Our name of the day comes from David Donabedian, chief funding officer at CIBC Private Wealth Investment, who tells MarketWatch that the V-shaped market we’ve seen since February — “an almost perfect peak” of a 34% decline adopted by a 41% restoration for the S&P 500
via June — is doubtless over and we’re dealing with a flat market with a lot of volatility within the months forward.
What to do? “After that 41% moonshot for equities, I don’t think this is a market you should chase, it’s also not a market that should be aggressively sold, because of all the liquidity that’s piled up. It comes down to don’t fight the Fed, but don’t chase this market,” mentioned Donabedian.
We’ve moved right into a “different sort of environment, one that is going to be more of a balance between risk and reward,” he says. There’s loads of Federal Reserve help left to feed into these markets, however equities have additionally priced in a variety of “positive outcomes in what is still a very uncertain environment,” he provides.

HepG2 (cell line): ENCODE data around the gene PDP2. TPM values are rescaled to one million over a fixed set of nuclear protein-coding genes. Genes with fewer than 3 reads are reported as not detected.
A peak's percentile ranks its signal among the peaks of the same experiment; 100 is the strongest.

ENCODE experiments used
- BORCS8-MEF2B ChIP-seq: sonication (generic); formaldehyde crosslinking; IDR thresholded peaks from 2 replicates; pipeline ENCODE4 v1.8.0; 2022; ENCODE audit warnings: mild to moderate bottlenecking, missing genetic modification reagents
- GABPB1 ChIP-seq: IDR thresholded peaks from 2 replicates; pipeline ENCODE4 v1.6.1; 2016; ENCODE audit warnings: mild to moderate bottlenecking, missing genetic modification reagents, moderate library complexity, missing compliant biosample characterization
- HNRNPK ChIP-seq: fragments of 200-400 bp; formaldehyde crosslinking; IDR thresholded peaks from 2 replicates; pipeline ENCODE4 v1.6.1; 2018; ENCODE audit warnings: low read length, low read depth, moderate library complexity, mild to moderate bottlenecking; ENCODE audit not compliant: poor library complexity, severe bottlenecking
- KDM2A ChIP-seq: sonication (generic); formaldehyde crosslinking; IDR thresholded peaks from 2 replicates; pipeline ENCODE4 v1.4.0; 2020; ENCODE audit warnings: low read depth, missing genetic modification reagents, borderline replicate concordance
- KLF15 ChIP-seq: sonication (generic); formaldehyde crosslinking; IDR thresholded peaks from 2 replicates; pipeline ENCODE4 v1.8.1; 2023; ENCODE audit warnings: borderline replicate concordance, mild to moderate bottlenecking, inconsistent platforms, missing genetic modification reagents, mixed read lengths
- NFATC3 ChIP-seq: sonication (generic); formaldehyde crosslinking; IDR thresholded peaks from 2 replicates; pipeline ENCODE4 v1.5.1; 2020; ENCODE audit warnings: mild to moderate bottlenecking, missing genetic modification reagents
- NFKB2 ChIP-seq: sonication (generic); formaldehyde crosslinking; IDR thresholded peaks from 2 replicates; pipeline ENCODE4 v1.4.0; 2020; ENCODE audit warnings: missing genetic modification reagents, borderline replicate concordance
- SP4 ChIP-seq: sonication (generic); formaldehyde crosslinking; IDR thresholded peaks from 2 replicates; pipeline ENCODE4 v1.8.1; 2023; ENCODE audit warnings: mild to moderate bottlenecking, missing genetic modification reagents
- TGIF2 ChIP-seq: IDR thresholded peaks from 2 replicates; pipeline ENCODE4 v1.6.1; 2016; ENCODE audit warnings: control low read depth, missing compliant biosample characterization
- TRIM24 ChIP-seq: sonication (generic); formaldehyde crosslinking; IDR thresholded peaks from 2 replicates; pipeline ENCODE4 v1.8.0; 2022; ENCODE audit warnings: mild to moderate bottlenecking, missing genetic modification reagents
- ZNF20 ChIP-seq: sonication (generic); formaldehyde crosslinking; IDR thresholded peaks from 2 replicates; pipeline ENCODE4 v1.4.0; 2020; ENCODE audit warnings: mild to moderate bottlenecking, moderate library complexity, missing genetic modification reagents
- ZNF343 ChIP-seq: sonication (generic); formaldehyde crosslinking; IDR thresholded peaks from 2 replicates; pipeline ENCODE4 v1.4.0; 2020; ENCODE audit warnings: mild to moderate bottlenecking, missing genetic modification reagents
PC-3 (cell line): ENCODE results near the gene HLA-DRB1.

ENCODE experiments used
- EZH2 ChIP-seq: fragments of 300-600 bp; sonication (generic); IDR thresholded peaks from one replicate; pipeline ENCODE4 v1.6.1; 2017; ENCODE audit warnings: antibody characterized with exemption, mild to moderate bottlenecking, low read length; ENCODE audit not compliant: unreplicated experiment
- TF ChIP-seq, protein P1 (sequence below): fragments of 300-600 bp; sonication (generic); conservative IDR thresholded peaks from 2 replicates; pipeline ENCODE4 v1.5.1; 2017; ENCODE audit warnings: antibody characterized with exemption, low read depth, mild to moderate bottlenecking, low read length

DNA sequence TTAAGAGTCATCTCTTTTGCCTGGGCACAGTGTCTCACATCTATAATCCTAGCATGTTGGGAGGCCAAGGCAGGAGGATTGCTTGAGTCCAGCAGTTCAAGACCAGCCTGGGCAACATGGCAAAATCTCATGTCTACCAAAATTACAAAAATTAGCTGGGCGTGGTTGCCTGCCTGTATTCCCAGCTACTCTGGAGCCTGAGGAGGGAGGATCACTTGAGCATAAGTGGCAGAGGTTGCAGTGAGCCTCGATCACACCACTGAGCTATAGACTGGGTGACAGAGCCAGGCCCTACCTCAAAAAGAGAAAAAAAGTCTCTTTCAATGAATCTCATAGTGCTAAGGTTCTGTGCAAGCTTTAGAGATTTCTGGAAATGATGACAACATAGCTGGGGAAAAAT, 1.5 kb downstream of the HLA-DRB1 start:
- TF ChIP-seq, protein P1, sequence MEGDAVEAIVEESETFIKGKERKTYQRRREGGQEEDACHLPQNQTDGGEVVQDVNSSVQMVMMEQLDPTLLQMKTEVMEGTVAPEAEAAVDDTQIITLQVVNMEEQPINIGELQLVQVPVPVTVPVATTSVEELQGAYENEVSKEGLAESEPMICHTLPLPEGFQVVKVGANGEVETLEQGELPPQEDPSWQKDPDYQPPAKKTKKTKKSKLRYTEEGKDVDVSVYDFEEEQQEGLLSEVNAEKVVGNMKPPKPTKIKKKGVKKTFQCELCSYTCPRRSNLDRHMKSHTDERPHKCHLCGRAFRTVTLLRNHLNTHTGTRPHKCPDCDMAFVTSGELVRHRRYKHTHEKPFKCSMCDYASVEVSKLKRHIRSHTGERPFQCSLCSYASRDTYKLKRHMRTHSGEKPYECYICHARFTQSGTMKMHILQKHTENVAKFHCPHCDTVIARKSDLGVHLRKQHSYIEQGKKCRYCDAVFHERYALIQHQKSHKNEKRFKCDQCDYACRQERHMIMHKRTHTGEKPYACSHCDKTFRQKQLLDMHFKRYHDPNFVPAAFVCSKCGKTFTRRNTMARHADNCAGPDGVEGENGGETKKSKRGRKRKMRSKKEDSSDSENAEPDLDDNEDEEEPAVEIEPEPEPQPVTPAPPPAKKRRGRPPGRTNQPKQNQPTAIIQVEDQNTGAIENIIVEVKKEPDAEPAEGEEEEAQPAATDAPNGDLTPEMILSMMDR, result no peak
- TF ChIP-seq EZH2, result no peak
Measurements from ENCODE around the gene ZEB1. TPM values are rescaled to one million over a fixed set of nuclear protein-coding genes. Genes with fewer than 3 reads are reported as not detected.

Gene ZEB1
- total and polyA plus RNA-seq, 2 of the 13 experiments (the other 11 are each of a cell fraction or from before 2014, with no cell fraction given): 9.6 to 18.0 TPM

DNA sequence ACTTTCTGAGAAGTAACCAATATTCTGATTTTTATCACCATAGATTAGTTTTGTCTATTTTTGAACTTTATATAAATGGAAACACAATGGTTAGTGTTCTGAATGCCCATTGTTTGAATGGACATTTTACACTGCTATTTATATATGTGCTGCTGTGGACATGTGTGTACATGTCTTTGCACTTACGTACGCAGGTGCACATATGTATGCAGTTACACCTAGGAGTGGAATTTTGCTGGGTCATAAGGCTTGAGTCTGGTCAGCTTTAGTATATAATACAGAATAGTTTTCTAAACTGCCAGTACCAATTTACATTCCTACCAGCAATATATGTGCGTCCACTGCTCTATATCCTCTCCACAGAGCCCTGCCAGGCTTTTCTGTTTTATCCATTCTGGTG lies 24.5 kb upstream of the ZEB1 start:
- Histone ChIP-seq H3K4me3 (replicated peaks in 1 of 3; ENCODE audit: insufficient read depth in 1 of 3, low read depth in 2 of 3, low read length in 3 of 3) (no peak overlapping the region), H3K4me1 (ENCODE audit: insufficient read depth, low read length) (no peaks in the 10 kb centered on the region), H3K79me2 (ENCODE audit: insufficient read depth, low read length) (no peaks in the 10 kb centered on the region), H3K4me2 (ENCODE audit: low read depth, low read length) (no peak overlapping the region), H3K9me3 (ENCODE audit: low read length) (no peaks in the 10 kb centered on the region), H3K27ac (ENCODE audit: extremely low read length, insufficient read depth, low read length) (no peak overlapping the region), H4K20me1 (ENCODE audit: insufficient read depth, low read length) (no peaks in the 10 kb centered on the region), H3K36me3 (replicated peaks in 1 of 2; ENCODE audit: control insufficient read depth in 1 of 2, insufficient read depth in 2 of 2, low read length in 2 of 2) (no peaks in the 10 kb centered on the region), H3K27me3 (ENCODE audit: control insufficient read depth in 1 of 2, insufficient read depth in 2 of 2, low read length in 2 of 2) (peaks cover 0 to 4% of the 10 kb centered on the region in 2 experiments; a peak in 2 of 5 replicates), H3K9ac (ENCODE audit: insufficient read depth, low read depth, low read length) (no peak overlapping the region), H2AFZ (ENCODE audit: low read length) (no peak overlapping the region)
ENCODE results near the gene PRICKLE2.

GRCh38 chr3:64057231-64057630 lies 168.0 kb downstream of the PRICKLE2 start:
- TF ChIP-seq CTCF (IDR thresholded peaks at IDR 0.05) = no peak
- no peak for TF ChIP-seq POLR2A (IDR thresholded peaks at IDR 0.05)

And whereas it’s straightforward to assemble a fairly bearish view of markets proper now, as earnings collapse and the market seems to be “wildly overvalued,” and COVID-19 information is doubtless to be good and unhealthy, all that liquidity washing round within the financial system and monetary packages handed in Washington are one thing to keep in mind.
“One approach for the long-term investor is to step back and view this market like an investor rather than a short-term trader, and that leads you to some conclusions about which parts of the market are likely to be more profitable over time,” mentioned Donabedian.
After the primary half, elements of the tech and health-care sectors and different choose niches have seen improved long-term development prospect following the COVID-19 chaos, whereas different sectors have fared much less effectively, he notes.
For these investors targeted extra on the brief time period, that in all probability means extra of preparing for some underperforming sectors, at the least quickly, to get better a bit — as was seen in late May and early June, when financials, power shares and industrials rose.
Our chart of the day from the New York Times exhibits how investors utilizing the free buying and selling app Robinhood traded “the riskiest products and at the fastest pace” within the first quarter of 2020 versus these utilizing E-Trade and others:
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